Heroism--Opportunities for Action
Students will be provided the opportunity to reflect cognitively and effectively upon concepts acquired during the first three lessons by producing a manual of service opportunities within their community. Increasing individual student awareness of opportunities to positively benefit others within their community will be demonstrated through their research and commitment to sharing their manual with members of the local school community and community at large.
The learners will:
- demonstrate personal advocacy through a service learning activity.
- identify service opportunities within varied community settings related to personal interest.
- compile and publish a service guide that includes opportunities for young people to access as a resource.
- create an artistic reflection to express his/her personal effective response to ideas encountered throughout the unit.
- Handout One: America’s Second Harvest (Spanish version Handout Four)
- Handout Two: Guide to Record Contact and Information (Spanish version Handout Five)
- Phone books, computers with Internet access
- Small white drawing paper for sketch
- Binding materials
- Word processing availability and software
- Laminating sheets - optional but beneficial
- Art materials such as crayons, oil pastels, paints (teacher choice and/or availability)
- Bradner, Jeanne H. Passionate Volunteerism: The Importance of Volunteerism Today & How Government Nonprofits & Volunteers Can Make It a More Powerful Force. Conversation Pr Inc., October 1993. ISBN: 0963439529
- Feeding America https://www.feedingamerica.org/ Source of information packet, Handout One. The site contains information on local offices and warehouses, volunteer opportunities and services.
Instructor Note: Either schedule a volunteer opportunity for your class at a local food bank or volunteer center or have a representative of one or more service organizations speak to your class(es).
Anticipatory Set: Write the following prompt on the whiteboard or overhead: “Heroism is a philanthropic action.” Discuss the statement. Within the context of pairs or small groups, students will respond to the following prompts for pre-service reflection:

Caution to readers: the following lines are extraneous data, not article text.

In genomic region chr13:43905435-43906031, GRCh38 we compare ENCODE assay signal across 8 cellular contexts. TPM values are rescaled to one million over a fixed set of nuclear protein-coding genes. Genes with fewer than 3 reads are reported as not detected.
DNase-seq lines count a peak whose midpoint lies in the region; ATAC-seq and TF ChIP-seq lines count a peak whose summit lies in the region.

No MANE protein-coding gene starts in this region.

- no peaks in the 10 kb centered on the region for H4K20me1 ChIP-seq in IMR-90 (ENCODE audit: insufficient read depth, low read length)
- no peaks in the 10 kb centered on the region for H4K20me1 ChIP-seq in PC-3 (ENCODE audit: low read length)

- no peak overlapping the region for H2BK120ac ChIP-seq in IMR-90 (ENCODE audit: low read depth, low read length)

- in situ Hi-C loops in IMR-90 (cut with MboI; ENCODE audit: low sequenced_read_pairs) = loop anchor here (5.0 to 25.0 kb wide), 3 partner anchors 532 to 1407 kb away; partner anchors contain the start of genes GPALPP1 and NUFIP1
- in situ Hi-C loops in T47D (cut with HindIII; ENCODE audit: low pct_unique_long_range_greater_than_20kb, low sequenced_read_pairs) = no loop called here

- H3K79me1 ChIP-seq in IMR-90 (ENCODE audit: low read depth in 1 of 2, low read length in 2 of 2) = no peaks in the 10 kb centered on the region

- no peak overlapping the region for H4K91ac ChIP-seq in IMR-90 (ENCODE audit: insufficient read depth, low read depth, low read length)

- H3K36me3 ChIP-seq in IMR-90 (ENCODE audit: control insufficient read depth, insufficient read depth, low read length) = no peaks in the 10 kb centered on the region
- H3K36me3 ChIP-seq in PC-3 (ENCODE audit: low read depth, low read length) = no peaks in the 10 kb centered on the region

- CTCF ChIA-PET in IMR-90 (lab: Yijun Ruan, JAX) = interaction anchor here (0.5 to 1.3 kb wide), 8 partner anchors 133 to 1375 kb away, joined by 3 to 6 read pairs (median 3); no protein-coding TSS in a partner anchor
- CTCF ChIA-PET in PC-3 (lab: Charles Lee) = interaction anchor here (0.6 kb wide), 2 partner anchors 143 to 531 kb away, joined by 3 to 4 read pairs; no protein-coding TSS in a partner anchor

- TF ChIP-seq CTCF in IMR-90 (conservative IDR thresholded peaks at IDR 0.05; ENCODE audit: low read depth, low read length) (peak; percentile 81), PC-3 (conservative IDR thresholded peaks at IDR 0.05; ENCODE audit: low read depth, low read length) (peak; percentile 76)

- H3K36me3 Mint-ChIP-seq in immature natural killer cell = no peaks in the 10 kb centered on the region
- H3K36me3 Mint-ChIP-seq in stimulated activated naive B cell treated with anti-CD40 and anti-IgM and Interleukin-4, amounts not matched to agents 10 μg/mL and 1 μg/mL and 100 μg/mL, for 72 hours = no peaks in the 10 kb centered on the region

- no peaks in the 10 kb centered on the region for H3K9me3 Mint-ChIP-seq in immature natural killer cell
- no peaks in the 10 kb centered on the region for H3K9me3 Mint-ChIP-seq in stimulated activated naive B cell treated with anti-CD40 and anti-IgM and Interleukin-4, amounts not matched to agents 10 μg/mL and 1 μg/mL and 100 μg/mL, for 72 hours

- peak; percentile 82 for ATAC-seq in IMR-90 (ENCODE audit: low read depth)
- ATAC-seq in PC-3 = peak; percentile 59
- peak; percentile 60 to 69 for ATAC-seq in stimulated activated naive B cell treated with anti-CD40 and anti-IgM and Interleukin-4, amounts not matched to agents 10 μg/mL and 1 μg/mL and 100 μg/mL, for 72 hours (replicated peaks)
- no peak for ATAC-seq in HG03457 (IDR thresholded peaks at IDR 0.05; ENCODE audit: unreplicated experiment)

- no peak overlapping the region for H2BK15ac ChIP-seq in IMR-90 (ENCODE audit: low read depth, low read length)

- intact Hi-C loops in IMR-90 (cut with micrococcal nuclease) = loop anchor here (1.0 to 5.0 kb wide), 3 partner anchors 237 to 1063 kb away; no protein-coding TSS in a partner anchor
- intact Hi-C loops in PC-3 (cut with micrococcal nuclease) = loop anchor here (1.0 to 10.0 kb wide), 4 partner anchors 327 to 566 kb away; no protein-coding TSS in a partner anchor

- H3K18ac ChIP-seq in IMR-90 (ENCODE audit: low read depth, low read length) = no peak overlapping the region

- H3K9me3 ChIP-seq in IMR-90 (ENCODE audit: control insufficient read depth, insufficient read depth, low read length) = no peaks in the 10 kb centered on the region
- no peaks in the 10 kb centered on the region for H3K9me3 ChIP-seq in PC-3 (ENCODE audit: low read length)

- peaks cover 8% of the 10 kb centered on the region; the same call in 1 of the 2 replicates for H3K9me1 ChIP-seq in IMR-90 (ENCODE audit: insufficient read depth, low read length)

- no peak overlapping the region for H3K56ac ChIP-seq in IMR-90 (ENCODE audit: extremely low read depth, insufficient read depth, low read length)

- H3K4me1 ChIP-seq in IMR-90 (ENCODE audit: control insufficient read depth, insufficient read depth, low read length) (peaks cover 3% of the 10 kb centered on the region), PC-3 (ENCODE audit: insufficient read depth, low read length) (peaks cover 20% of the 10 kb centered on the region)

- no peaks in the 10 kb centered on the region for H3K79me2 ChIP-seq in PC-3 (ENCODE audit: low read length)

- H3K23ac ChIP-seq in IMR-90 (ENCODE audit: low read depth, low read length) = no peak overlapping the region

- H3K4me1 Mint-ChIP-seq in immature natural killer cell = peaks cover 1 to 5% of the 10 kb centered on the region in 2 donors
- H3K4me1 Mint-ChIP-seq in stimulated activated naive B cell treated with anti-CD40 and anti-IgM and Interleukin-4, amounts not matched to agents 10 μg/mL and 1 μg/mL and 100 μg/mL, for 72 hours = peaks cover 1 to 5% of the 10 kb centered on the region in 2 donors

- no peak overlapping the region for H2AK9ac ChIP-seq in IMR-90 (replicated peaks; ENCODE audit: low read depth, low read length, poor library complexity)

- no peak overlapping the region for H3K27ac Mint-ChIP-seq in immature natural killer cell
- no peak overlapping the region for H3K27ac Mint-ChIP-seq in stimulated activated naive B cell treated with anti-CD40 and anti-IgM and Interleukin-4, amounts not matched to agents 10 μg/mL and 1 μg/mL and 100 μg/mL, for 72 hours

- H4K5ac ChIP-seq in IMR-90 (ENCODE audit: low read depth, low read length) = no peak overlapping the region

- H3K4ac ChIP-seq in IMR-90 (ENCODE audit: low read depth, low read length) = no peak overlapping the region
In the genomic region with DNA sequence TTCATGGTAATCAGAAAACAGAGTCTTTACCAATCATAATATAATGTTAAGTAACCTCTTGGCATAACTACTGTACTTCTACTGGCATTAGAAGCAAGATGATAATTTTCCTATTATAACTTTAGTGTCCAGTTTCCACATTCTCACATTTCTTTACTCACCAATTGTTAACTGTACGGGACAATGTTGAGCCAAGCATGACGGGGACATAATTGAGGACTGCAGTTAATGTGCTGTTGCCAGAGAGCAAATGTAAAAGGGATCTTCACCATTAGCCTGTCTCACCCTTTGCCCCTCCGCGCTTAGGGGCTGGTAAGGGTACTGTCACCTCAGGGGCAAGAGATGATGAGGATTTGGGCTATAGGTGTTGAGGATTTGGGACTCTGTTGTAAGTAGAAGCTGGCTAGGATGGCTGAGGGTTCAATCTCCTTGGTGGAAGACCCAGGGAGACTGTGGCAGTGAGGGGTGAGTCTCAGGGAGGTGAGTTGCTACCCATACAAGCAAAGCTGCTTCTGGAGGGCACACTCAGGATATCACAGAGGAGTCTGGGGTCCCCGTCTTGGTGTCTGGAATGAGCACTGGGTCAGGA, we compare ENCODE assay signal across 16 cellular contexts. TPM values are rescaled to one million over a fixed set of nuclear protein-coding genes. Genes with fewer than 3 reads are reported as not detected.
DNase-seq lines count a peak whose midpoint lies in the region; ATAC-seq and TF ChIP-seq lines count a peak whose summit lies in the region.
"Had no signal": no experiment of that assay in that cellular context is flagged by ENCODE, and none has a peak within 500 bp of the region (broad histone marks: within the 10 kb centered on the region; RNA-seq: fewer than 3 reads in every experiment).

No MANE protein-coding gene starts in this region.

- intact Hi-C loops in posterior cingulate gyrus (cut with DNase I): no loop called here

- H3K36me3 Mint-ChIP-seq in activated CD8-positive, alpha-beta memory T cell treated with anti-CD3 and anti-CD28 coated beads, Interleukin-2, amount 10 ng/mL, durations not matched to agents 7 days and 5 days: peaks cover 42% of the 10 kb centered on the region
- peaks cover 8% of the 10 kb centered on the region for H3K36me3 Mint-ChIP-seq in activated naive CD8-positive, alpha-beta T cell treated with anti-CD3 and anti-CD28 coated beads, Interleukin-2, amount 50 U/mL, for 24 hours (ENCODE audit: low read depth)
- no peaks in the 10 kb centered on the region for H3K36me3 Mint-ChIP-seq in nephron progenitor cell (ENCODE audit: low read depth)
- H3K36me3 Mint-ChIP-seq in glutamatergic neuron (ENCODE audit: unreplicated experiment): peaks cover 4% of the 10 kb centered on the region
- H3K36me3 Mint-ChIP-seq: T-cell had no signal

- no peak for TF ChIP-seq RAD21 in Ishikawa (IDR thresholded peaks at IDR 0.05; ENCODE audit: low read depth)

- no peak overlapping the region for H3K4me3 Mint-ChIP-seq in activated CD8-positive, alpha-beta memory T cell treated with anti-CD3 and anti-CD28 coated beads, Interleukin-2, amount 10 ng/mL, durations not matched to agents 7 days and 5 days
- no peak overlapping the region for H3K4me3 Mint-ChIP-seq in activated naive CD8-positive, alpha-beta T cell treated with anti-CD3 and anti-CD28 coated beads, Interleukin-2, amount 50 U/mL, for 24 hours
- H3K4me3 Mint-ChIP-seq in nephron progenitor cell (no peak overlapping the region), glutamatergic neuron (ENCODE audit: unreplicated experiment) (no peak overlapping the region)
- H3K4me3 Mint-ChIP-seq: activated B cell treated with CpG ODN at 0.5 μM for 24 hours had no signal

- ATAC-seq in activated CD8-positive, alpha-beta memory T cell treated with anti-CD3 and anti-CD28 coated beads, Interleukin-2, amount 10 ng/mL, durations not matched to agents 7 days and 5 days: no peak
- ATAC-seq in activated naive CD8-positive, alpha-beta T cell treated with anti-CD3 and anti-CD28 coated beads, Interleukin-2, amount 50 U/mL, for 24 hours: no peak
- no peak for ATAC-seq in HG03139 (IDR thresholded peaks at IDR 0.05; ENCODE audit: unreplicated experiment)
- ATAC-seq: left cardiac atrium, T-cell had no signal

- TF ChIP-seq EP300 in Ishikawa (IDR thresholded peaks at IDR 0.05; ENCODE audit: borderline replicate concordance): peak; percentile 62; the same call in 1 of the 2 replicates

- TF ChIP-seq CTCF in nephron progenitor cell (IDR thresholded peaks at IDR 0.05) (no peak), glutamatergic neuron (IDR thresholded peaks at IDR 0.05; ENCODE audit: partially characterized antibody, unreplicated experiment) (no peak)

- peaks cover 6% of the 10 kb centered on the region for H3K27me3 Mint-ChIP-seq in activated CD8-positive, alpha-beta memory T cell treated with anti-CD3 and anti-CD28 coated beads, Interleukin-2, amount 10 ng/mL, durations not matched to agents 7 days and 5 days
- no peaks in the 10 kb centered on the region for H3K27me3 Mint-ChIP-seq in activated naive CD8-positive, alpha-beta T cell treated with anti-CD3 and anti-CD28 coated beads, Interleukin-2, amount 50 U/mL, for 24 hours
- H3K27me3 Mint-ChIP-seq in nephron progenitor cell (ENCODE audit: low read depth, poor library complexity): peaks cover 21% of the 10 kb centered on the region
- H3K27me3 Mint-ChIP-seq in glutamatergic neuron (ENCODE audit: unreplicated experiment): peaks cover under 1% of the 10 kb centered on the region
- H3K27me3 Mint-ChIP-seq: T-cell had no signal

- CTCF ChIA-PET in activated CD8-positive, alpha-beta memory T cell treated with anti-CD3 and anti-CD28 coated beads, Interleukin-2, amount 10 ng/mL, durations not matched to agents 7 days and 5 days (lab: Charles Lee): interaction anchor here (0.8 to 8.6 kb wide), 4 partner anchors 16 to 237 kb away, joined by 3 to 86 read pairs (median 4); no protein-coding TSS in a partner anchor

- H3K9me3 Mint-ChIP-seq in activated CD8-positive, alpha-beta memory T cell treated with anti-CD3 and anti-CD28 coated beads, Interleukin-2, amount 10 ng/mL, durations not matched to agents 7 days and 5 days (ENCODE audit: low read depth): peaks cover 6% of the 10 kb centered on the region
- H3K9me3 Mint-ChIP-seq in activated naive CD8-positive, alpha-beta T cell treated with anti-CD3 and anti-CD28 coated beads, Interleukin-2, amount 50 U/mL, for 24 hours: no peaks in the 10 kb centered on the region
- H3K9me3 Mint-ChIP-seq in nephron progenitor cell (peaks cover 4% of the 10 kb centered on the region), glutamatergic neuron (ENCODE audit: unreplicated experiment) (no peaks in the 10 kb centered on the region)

What heroic actions portrayed in our reading of Greek and British mythology reflected heroism for the common good? Check for understanding of philanthropy. Individuals or groups giving of their time, talent and/or treasure to benefit the common good (benefit of society).
Recall three examples of ordinary individuals acting philanthropically from Lesson One: “What Is a Hero?” Heroism in Greek Mythology and Lesson Two: Heroism in English Myth.
Describe philanthropic activities with which you, your friends and family are or have been involved.
How do indiviuals commit to philanthropy?
Do you think that our community needs to be aware of non-profit philanthropy resources?
Name as many foundations or non-profit organizations as you can.
How best can we prepare a knowledge base of philanthropy in our community? Share the prompt responses with the others in the class with a class recorder
Preparation for Service:
Needs Assessment: The students should brainstorm causes or social concerns that have significant meaning to them. This generated list will serve as the foundation for their service. Students should put the needs into categories. Each class may generate different needs, however the following example may be helpful:
- Youth Needs Recreation Health Services Counseling Nutrition
- Senior Citizens Transportation Adult Day Care Nutrition Friendship
- Education and Local Schools Tutorial Help Technology Early Childhood programs Conflict Resolution
Give each member of the class Handout One: America’s Second Harvest that describes a nationwide hunger relief program. Read and discuss with the class. There are many chapters that welcome student volunteers.